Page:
Wednesday, November 21, 2012

It's Over Let's Begin

It’s Over Let’s Begin

The costliest election in our history is over so can we now begin? After watching the movie, “Lincoln” I am reminded that divisions within our country that again surfaced in the midst of the vitriolic rhetoric used by both sides in this recent political “fight” are not new to our land. Lincoln tried to lead a nation that was separated by ideology and strongly held beliefs in the rights of people.

But now our election is over so can we begin? The movie ends with the haunting words of Lincoln’s second inaugural address. Sadly these words echo in the theatre just after the scene where this tall man with big ideas is reduced to a dead president surrounded by shocked leaders who tell us that, “Now he belongs to the ages.”

Well, we are part of those “ages” and we need to listen to his words that he spoke to a broken and divided people at the end of the Civil War;

“With malice toward none, with charity for all, with firmness in the right
that God gives us to see the right, let us strive on to finish the work we
are in; to bind up the nation’s wounds…”

As a working pastor let me humbly offer a few thoughts on how we begin after this recent war of words:

Since we have work to do let’s quite bringing up the Bible like it was put together much like a brick is created. A brick is created by mixing together a prepared substance and pouring it into a mold in order to make a solid piece of building matter. A brick is the same all the way through because it is made of the same stuff.

The Bible is not a brick. It is not made of the same stuff. It is more like a woven garment that is composed of many different threads woven together over thousands of years by many different “weavers.” To take it literally means that often it cannot be taken seriously. In our need for a new beginning there is much in the Bible that needs to be taken seriously.

The woven garment of the sacred text known as the Bible is meant to be more like a family quilt pieced together by a loving grandmother from patches saved over the years rather than to be viewed as a solid block that can be thrown toward the person who does not seem to cherish the brick. A quilt on the other hand can surround the recipient with a sense of security and warmth even though you know it did not come from a factory and is quite home-made. The tatters around the edges of the quilt and the seams that are not quite perfect are what make the hand crafted creation so special.

My particular tradition states that the sacred text should be studied in light of experience, tradition, and reason. It is important to not just know what the Bible says but to know what it means. Quite frankly, the Bible says a lot that deserves study so that isolated words and phrases will not be thrown around like so many bricks.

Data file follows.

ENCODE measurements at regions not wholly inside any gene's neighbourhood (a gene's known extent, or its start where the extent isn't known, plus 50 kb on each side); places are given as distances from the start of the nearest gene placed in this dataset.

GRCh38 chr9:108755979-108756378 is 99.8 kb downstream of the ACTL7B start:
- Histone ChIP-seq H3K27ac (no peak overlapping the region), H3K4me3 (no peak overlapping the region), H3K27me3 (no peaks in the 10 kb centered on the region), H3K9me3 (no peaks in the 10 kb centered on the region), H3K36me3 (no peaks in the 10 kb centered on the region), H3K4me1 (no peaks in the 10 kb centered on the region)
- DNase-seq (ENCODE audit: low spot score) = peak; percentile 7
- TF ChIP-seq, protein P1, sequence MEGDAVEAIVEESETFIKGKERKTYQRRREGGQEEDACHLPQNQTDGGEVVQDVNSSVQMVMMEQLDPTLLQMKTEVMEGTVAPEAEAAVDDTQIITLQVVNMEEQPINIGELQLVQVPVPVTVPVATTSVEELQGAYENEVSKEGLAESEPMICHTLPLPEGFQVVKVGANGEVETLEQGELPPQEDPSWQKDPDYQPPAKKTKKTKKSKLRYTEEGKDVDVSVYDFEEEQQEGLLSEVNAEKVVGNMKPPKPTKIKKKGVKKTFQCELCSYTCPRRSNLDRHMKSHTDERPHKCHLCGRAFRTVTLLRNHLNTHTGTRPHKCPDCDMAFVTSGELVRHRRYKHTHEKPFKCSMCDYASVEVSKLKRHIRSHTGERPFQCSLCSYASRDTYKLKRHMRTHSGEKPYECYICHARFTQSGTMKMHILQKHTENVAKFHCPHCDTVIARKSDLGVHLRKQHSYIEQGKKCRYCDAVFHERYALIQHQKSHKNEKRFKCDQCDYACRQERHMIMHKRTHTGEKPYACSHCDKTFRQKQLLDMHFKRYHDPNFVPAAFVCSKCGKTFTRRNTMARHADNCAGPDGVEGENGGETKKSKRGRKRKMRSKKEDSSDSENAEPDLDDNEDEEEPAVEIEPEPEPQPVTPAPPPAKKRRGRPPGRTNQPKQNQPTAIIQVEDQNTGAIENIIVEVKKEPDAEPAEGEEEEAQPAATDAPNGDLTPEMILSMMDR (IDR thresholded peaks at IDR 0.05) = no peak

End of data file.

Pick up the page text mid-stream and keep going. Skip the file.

So with malice toward none I offer the observation that to take a couple of bricks that seem to indicate who can marry who or to establish exactly when life begins as the only foundation blocks upon which to create a holistic world view might be more harmful than constructive. In the sacred weaving there are many more threads that portray the need to care for the sojourners and marginalized than there are threads about marriage and rights.

And in terms of the “street talk” theology that gets thrown around in election cycles let’s take off the street that often used expression, “God will never give you more than you can handle.” As a pastor I deal with countless people who come my way who are broken and beaten by life. These hurting people sometimes lift up this platitude that is, by the way, not found in the Bible. You might say they’ve been hit by a factory made brick when they need to be wrapped in a hand-made quilt.

Life will sometimes give us more than we can handle. Ask a man, who while hung out to dry by life and suffering, once uttered, “My God, My God, why have you forsaken me?” Yes, he was quoting scripture because you can find that line in the Psalms, but you can be sure he was not tossing bricks. He was offering some threads that the rest of us could weave together when we are given more than we can bear.

And finally, being quite aware that I am a pastor and not a politician let me say it’s time to begin again in the face of the Washington rock throwing scene about our economic “cliff.” I’m nearing the finish line and await the benefits of Medicare so let me be the first to say, “If you need to take a little away from my Medicare and Social Security benefit in order to fix this mess then for God’s sake and ours do it. We are in this mess together and we need to redefine what community means…and that is in the Bible.”

And so I will say to whoever are the rich…and they seem a moving target… now that I’ve “moved” you can move. Hopefully if all of us move a little bit we will not have to jump over the cliff together. That is sure no way to come together.

There is a sad and tragic scene in the movie when Lincoln slowly rides through the carnage of bodies after the battle of Petersburg. Those images of the vacant stares of the casualties of war must have been on his mind when he uttered his words of healing a few short days before he became one of those causalities.

I hope we can now begin and come together as a kind of wonderfully different community of people who know we need at times to be wrapped in quilts so that we can quit throwing bricks. We need to hear again the words of a man of great vision who learned from his pain:

“With malice toward none, with charity for all, with firmness in the right as God

gives us the right to see, let us strive on to finish the work we are in;

to bind up the nations wounds…”

It’s over, it’s time to begin.

Jody Seymour

Sr. Pastor

Davidson United Methodist Church